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Palestine Wins Status of State in Vote by U.N. Assembly

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September 24, 2011 – Palestinians gather in Ramallah to watch live footage of Mahmud Abbas’ speech at the United Nations General Assembly in New York

(New York Times) UNITED NATIONS — More than 130 countries voted on Thursday to grant Palestine the upgraded status of nonmember observer state in the United Nations, a stinging defeat for Israel and the United States and a boost for President Mahmoud Abbas of the Palestinian Authority, who was weakened by the recent eight days of fighting in Gaza.

The new ranking could make it easier for the Palestinians to pursue Israel in international legal forums, but it remained unclear what effect it would have on attaining what both sides say they want — a two-state solution.

Still, the vote offered a showcase for an extraordinary international lineup of support for the Palestinians and constituted a deeply symbolic achievement for their cause, made even weightier by arriving on the 65th anniversary of the General Assembly vote that divided the former British Mandate of Palestine into two states, one Jewish and the other Arab — a vote that Israel considers the international seal of approval for its birth.

The tally, in which 138 members voted yes, 9 voted no and 41 abstained, took place after a speech by Mr. Abbas to the General Assembly, in which he called the moment a “last chance” to save the two-state solution amid a narrowing window of opportunity.

“The General Assembly is called upon today to issue a birth certificate of the reality of the state of Palestine,” he said before the vote.

But in the run-up to the vote, he and Ron Prosor, the Israeli ambassador to the United Nations, blamed the other side for not doing enough to pursue peace.

”We have not heard one word from any Israeli official expressing any sincere concern to save the peace process,” Mr. Abbas said.

“On the contrary, our people have witnessed, and continue to witness, an unprecedented intensification of military assaults, the blockade, settlement activities and ethnic cleansing, particularly in occupied East Jerusalem, and mass arrests, attacks by settlers and other practices by which this Israeli occupation is becoming synonymous with an apartheid system of colonial occupation, which institutionalizes the plague of racism and entrenches hatred and incitement.”

“The moment has arrived for the world to say clearly: enough of aggression, settlements and occupation,” he said.

Mr. Prosor, speaking after Mr. Abbas but before the vote was taken, said the United Nations resolution would do nothing to advance the process.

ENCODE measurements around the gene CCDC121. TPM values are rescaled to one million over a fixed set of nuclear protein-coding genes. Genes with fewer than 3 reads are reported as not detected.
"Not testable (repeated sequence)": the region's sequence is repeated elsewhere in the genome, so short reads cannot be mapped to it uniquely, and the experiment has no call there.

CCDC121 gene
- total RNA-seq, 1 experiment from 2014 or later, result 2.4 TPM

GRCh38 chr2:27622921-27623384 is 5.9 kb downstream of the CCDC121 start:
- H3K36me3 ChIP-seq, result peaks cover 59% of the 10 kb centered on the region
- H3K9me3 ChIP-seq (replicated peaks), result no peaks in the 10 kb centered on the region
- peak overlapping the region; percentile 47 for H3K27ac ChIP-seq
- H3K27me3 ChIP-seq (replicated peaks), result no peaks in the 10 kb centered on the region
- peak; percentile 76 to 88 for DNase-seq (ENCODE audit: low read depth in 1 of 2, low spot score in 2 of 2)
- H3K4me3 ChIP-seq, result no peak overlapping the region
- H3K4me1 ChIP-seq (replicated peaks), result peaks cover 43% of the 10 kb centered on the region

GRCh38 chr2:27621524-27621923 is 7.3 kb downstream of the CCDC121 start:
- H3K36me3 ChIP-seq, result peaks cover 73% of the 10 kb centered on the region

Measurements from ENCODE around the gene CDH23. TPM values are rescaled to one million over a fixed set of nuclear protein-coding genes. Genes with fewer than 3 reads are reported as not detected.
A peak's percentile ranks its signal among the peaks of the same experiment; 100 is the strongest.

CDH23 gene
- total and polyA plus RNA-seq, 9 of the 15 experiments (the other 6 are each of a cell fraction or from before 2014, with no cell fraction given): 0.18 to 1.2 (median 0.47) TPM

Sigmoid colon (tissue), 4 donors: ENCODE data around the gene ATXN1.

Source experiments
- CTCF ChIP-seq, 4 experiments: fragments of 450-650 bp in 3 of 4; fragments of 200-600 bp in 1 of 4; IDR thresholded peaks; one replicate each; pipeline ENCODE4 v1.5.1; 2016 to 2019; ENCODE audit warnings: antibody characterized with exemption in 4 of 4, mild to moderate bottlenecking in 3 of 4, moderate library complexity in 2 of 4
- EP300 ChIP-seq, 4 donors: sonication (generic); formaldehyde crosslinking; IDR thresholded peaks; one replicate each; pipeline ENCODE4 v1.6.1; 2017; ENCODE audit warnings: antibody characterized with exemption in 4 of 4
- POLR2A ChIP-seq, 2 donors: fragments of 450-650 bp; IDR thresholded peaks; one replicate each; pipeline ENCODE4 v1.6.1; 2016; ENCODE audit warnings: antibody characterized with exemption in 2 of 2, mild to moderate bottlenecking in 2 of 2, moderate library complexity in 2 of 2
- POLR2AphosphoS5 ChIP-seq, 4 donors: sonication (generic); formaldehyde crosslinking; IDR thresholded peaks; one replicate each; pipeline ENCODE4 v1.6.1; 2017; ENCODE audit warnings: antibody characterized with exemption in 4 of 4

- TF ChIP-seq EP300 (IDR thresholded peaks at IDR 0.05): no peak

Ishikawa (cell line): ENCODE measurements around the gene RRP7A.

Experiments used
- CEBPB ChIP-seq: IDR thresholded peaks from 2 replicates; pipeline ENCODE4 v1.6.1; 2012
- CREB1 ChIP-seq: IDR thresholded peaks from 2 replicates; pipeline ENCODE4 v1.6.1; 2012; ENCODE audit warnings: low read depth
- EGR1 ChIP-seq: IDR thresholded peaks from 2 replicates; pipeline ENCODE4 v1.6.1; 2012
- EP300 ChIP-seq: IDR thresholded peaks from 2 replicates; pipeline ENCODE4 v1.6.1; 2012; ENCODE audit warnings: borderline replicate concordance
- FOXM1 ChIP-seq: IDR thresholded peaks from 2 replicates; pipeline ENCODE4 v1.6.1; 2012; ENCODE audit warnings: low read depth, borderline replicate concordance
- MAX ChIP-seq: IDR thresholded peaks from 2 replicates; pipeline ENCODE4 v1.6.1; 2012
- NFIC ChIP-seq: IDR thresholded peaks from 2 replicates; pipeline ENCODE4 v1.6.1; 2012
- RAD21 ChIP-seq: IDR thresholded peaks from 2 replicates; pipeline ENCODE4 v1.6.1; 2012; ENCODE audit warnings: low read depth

“Today the Palestinians are turning their back on peace,” he said. “Don’t let history record that today the U.N. helped them along on their march of folly.”

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[divider][/divider][divider][/divider][/onehalf]As expected, the vote won backing from a number of European countries, and was a rebuff to intense American and Israeli diplomacy. In an indication of the bitterness of the blow to the Israelis, the office of Prime Minister Benjamin Netanyahu released a statement calling Mr. Abbas’s speech “defamatory and venomous” that was “full of mendacious propaganda against the IDF and the citizens of Israel.”

“Someone who wants peace does not talk in such a manner,” the statement continued.

Among the countries that had forecast their yes votes were France, Spain and Switzerland. Others, like Germany, had said they would abstain, and a few countries joined Israel and the United States in voting no.

Mr. Prosor reiterated that Israel also favors a two-state resolution to the Arab-Israeli conflict, but one reached through negotiations, with some parts of the occupied territories remaining in Israeli hands, with a strong focus on security concerns and with a formal recognition by the Palestinians of Israel’s legitimacy as a Jewish state.

“That’s right. Two states for two peoples,” Mr. Prosor said. “In fact, President Abbas, I did not hear you use the phrase ‘two states for two peoples’ this afternoon. In fact, I have never heard you say the phrase ‘two states for two peoples.’ Because the Palestinian leadership has never recognized that Israel is the nation-state of the Jewish people.”

The Israelis also say that the fact that Mr. Abbas is not welcome in the Gaza Strip, the Palestinian coastal enclave run by Hamas, from which he was ejected five years ago, shows that there is no viable Palestinian leadership living up to its obligations now.

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